When I was a kid Saturdays meant going to church and waiting for the sun to set. When I moved into my 20s it was all about eating frozen waffles and trying to figure out why I was no longer going to church. Then I hit my 30s and Saturdays became relaxing days, days when I could catch up on my reading and spend time with my children. Now the sun sets and it doesn’t even register because I’m no longer waiting for it.
I remember sneaking Saturday morning cartoons when I was supposed to be getting ready for church, with my headphones securely plugged into my little black and white TV and my flimsy lock on my bedroom door. Then I got a little older and it turned into shows like Saved By the Bell, and I would try my best not to laugh out loud when Screech would do yet another dumb thing. I wonder what would have happened if my mom had ever caught me sneaking those shows.
Sometimes I would even pretend to be sick in order to stay home during that holiest of days to watch the drivel that came on TV, which was apparently a sin but I was drawn to it, not because it was any good, but because I wasn’t supposed to be watching it in the first place. But when I couldn’t pull off the sick bit effectively I would just have to man up and go to church where there were other kids my age. Saturdays became then trying to figure out how we could still have fun even though we were dressed up and adults were supposed to be watching us every second.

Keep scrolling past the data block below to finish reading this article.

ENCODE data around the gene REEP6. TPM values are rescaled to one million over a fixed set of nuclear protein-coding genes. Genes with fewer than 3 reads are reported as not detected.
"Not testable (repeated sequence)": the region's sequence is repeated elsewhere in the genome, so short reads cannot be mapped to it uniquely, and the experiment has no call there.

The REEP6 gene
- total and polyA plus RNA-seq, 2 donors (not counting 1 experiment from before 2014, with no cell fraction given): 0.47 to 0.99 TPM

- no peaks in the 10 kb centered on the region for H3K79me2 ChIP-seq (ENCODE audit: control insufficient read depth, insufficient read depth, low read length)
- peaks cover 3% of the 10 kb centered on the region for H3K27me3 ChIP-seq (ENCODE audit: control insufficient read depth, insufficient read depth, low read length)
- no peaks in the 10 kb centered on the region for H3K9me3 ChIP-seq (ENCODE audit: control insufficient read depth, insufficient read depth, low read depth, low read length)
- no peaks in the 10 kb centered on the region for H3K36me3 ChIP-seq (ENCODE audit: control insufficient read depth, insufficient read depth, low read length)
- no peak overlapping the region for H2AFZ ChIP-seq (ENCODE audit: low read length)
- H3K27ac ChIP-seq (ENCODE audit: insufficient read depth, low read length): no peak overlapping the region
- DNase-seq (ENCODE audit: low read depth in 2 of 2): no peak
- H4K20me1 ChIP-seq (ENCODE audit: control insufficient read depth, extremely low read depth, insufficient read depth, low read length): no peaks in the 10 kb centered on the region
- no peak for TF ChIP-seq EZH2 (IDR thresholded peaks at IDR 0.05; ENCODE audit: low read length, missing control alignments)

Truth is, though, that Saturdays at church did get to be fun… when certain kids were there. See, there were the ones who knew how to get around the parentals, who could sneak us into classrooms when we weren’t supposed to be there, and who led us outside during the sermon when we got older. I wasn’t a leader back then because I knew if word ever got out to my mother that we were doing what we weren’t supposed to be doing she would beat me with my own belt. I figured (maybe incorrectly) that she would have gone easier on me if I was just one of the mindless drones following along.
Then I grew up and I didn’t have to hide it from anyone. If I didn’t want to go to church, I didn’t go. If I wanted to turn on the TV and watch all day I didn’t have to plug in my headphones and keep the laughter down. In fact, I began copying shows like 90210 and Days of Our Lives during the week so I could play them back on Saturday. It became my day for that, to play catch up, and I enjoyed the nature of the day back then. But there’s only so much time in that in between phase, when you’re an adult but you’re not yet responsible.
Eventually I had to be responsible, and Saturdays took on a different timbre. They became days not just geared to catching up on shows, but days where I had to still work. When I became a teacher Saturdays were for grading, and I would buckle down with a pot of tea and a mound of papers during that previously holiest of days. Instead of listening to a preacher I was instead listening to the internal voices of tons of kids trying to impress me through their words scribbled down on the page. And later on a pot of coffee replaced the pot of tea as I fought harder to maintain my focus.
And now, my job description at Target requires me to work every other weekend, so the Saturdays I have off take on even more of a special significance because I know they’ll only come once every two weeks instead of once every week. It’s true what they say that absence makes the heart fonder, and it works for time off as much as it ever did for absence of people themselves. Now I wait for that alternating Saturday because I know it means waffles (real ones, not frozen ones) more often than not, and it means getting to enjoy my children instead of being out of the house by 5:30 before they even get up. Saturdays are now precious to me because life happens on those days, not the life that I’m forced to do for my family’s security, but the life I want to live, the life that gives back to me.
But man, that Zack Morris sure was funny.